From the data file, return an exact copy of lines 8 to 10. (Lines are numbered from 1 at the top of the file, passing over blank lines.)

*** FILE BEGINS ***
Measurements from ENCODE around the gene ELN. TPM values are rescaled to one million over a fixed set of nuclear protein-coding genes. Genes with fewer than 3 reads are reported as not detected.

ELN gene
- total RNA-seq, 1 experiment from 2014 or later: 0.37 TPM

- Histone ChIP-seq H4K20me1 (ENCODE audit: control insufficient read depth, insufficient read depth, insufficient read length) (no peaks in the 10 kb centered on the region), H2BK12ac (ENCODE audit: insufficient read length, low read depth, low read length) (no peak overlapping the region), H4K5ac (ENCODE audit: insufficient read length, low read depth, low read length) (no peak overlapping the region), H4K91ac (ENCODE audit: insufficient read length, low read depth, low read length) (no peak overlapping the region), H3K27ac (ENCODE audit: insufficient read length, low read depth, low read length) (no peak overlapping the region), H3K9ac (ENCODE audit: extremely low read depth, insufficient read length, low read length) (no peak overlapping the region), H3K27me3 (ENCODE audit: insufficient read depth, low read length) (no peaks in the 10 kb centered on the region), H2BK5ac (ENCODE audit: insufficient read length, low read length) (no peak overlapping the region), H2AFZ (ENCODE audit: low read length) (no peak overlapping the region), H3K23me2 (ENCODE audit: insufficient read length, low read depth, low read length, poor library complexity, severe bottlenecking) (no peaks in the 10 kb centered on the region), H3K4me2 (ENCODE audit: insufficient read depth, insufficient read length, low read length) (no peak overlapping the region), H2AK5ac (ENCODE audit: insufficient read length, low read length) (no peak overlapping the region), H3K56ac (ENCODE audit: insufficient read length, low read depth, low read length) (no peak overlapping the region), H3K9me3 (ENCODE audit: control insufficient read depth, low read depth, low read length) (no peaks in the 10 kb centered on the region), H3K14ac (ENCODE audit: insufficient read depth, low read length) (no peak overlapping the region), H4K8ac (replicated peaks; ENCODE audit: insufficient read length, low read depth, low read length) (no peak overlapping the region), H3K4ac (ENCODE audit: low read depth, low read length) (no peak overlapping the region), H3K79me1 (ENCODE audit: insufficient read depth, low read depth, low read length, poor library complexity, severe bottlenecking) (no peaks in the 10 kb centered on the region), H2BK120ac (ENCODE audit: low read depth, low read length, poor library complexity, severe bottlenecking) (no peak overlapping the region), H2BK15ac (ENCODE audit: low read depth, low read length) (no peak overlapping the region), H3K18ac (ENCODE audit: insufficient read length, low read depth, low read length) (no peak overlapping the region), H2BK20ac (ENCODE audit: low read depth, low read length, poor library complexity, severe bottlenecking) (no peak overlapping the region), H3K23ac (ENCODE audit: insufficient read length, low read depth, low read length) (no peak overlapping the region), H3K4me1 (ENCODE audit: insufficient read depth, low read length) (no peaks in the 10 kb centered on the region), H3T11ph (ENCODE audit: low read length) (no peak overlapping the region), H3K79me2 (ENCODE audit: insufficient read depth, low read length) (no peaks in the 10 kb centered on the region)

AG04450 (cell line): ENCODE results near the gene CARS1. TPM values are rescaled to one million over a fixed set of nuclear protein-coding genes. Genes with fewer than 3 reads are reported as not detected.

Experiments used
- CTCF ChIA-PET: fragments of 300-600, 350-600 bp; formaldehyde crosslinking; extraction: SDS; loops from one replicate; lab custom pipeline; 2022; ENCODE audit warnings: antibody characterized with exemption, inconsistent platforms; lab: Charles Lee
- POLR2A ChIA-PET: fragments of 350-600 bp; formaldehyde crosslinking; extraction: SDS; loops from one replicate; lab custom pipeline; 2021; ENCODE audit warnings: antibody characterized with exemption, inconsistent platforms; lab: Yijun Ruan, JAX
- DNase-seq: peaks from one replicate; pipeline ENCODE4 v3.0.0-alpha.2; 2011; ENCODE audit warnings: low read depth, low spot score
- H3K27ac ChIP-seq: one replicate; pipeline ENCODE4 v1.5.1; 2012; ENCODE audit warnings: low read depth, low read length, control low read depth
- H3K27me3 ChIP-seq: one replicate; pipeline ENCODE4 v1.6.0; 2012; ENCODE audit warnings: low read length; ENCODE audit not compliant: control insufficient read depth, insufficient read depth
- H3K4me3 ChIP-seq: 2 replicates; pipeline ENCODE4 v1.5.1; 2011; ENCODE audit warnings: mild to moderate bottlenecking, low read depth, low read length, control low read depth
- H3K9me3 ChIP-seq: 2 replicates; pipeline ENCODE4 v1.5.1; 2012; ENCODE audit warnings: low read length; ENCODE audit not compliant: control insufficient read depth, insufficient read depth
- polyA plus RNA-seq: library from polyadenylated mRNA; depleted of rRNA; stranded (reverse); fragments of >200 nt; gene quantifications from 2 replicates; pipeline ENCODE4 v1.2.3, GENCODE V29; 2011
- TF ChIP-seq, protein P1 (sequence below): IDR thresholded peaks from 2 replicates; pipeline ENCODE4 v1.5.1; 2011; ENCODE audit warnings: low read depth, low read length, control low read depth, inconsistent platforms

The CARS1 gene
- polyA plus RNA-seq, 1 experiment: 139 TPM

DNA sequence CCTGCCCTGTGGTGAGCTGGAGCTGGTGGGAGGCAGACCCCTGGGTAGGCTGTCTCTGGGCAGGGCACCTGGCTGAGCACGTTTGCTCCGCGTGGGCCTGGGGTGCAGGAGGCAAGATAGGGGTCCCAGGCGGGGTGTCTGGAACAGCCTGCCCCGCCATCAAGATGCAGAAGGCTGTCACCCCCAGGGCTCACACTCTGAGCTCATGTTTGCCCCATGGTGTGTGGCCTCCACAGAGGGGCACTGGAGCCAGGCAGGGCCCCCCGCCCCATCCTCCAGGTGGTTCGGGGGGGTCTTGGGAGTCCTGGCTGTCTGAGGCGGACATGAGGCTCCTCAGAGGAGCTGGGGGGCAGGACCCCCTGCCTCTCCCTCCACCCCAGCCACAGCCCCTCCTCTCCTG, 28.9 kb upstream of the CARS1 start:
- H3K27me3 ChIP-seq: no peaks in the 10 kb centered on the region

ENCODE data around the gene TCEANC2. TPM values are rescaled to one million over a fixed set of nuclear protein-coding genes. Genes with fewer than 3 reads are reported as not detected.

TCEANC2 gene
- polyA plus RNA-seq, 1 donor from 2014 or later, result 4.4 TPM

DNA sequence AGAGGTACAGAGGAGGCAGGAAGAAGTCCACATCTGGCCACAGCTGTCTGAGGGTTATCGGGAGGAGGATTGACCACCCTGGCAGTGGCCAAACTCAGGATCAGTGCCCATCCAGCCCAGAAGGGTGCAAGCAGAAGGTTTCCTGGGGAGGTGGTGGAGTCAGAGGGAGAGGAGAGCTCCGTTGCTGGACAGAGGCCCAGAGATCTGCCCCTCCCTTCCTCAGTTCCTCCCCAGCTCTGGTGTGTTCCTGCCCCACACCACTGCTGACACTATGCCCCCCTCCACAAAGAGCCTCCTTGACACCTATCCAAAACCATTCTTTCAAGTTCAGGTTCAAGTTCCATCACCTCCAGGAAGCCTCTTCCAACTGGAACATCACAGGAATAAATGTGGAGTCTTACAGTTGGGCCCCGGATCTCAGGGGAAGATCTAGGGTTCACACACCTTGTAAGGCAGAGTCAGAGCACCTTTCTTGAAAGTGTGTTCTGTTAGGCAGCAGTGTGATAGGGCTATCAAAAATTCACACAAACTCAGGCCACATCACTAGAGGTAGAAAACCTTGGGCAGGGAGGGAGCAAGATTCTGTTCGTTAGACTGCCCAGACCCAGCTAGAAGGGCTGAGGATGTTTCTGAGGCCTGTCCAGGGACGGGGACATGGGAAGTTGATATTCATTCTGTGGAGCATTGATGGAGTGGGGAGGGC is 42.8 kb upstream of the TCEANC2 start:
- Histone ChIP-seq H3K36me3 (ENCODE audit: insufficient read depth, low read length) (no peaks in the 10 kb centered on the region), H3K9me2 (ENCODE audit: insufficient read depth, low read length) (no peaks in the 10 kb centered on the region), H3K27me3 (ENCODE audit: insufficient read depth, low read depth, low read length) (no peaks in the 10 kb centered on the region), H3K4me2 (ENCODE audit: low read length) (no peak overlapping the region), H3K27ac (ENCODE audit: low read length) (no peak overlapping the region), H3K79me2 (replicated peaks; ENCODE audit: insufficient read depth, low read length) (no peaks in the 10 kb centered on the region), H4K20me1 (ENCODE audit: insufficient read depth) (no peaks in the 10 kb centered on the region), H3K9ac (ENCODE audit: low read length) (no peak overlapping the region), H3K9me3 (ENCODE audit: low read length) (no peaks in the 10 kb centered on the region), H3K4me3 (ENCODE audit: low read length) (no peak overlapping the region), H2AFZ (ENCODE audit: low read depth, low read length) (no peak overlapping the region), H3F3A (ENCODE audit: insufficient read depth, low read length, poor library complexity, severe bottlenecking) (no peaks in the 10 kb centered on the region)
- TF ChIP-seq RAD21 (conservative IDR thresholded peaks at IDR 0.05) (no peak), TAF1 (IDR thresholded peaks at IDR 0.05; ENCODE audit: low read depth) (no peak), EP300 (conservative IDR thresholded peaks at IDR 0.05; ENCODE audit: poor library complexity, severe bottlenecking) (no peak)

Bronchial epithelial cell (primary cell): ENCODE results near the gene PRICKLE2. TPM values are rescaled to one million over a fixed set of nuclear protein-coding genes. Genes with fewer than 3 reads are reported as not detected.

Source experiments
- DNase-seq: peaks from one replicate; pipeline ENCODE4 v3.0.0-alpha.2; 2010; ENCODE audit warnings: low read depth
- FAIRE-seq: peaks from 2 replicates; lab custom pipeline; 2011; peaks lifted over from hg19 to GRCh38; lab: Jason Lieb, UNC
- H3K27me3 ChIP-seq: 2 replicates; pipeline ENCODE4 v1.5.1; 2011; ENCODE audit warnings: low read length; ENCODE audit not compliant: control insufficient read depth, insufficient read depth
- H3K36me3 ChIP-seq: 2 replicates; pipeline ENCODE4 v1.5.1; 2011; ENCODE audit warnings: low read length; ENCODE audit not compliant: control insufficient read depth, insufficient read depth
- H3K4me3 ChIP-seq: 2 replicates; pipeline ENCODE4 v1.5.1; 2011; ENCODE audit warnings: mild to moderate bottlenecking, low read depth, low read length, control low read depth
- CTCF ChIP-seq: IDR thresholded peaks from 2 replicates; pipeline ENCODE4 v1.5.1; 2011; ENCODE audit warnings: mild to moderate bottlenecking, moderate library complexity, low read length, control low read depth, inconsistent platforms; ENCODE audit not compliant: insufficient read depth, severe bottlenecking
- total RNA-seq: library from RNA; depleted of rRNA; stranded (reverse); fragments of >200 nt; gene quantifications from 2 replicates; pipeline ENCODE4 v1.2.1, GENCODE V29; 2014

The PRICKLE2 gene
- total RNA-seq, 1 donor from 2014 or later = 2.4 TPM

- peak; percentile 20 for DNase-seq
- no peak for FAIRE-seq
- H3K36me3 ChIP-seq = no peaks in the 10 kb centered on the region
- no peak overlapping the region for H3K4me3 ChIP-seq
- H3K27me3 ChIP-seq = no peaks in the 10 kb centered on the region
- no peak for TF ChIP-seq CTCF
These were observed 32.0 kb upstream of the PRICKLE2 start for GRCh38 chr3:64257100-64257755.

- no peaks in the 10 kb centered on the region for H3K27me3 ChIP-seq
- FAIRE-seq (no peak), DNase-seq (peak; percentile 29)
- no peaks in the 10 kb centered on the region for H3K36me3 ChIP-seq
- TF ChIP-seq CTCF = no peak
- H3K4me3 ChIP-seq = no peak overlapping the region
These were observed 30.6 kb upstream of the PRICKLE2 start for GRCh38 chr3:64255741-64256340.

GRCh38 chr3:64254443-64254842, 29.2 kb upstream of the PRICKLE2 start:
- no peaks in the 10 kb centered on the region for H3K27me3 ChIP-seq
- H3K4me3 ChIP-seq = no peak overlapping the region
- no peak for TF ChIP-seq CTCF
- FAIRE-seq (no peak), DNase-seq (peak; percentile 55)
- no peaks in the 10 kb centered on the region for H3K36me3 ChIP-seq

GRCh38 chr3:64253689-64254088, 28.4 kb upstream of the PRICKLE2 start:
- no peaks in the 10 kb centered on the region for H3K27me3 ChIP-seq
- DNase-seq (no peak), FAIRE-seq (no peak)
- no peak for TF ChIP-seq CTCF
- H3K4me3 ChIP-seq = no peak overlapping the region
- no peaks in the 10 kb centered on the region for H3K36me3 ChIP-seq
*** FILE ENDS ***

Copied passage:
- POLR2A ChIA-PET: fragments of 350-600 bp; formaldehyde crosslinking; extraction: SDS; loops from one replicate; lab custom pipeline; 2021; ENCODE audit warnings: antibody characterized with exemption, inconsistent platforms; lab: Yijun Ruan, JAX
- DNase-seq: peaks from one replicate; pipeline ENCODE4 v3.0.0-alpha.2; 2011; ENCODE audit warnings: low read depth, low spot score
- H3K27ac ChIP-seq: one replicate; pipeline ENCODE4 v1.5.1; 2012; ENCODE audit warnings: low read depth, low read length, control low read depth